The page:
thanks for the heads up!For cheap ammo that keeps hits within target black, use the 147 grain. For ammo that hits precisely where you aim, use 168 grain. Benefits vs. cost kind of thing.
Agree if the benefit exceeds the marginal cost.unless I was reloading for a belt-fed machine gun, the chances that I would waste my personal time, money, primers, powder, range time, etc. on ANY full metal jacket bullet (GI or commercial) is (very) close to ZERO percent.
Intentionally "creating" a 2.5 to 3MOA round when for a few pennies more per round, using (various) commercial hunting bullets or match blems, one can reload/create a round capable of shooting much closer to ONE MOA is what I would (charitably) call "dumb."
You have many different .308 cal bullet options for many applications. Bullets vary in weight, manufacturer, structure and so forth. Do you reload or are you going to use commercial ammo ? Accuracy, hunting, cqb, long range shooting are applications to be considered before we even discuss the nuances of your rifle.newbie wanting experienced shooters' thoughts on bullet options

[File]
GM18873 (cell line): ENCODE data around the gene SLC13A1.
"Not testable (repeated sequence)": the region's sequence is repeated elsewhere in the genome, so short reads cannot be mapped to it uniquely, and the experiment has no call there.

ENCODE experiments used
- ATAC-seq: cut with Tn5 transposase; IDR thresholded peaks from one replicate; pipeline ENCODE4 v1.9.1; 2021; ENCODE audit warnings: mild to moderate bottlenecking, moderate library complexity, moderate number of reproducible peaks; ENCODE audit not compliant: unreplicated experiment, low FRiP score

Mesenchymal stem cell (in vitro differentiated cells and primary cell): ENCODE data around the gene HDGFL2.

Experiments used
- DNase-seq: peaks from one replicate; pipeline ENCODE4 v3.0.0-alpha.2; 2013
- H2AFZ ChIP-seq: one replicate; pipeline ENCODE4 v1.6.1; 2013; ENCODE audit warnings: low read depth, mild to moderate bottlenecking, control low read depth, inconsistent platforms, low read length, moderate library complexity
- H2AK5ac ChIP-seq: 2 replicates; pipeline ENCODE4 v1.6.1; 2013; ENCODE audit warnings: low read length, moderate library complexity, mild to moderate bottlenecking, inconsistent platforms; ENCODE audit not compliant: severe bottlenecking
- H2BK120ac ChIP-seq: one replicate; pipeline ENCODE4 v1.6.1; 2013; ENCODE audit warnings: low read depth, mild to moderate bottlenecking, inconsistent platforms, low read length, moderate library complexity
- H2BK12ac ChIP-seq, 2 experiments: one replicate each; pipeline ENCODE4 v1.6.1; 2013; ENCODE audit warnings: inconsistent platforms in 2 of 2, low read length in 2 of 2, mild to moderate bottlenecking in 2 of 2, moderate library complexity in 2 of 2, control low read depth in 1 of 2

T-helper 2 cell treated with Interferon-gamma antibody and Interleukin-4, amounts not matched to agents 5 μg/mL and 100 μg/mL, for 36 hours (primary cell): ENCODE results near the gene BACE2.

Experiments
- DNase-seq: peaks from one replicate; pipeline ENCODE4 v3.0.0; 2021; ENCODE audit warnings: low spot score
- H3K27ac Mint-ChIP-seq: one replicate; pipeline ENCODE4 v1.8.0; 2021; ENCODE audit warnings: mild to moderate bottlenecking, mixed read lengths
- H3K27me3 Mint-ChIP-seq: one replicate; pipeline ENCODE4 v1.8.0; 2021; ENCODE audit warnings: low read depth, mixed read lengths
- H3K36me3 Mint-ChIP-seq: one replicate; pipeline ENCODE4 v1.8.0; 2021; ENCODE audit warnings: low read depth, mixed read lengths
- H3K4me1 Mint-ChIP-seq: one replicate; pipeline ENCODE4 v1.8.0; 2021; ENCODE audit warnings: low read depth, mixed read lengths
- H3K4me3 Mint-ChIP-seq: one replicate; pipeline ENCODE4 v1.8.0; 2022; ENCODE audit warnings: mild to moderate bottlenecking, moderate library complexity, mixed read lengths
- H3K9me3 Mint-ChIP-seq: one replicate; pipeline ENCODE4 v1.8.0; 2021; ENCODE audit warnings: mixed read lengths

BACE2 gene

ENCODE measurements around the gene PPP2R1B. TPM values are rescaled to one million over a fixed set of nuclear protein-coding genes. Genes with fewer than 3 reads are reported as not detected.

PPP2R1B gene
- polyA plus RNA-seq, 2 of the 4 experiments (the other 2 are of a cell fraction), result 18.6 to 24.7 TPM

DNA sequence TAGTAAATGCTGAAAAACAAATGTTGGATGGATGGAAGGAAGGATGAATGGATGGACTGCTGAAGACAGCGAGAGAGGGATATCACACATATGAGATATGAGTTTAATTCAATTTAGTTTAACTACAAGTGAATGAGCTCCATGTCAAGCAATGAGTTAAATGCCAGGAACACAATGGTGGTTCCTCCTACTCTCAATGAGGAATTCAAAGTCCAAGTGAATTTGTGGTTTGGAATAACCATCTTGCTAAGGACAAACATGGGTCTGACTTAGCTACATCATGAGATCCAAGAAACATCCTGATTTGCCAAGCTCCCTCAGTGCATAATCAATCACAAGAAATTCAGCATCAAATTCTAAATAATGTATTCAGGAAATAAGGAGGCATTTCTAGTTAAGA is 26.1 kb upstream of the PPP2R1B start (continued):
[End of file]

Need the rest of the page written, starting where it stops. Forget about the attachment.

since I am not a long-range shooter (not anymore anyway) and I have lots of odd-lots of various hunting bullets (and plenty of match bullets), I reload just about any of the bullets you see below (and some not pictured). You can see I picked up 700-800 Hornaday 168 Match bullets (for 10.00 per hundred a couple years back). If I was limited to just one bullet (again, not for longer ranges), I would pick the 130 Hornaday SSP (single shot pistol flat base--no longer made, unfortunately) or equivalent bullet (125-130) from Sierra, etc.Agree if the benefit exceeds the marginal cost.
[*]What manufacturer, weight, and type would you recommend ?
[*]Where do you do most of your purchases?
Yep! Inside 300 yards there's not enough difference to make the extra cost of 168 or heavier worth the money.I tend to use 147s to 150s up to 300yds from there on the 168 is Superior and the 175 even Better especially in the Wind!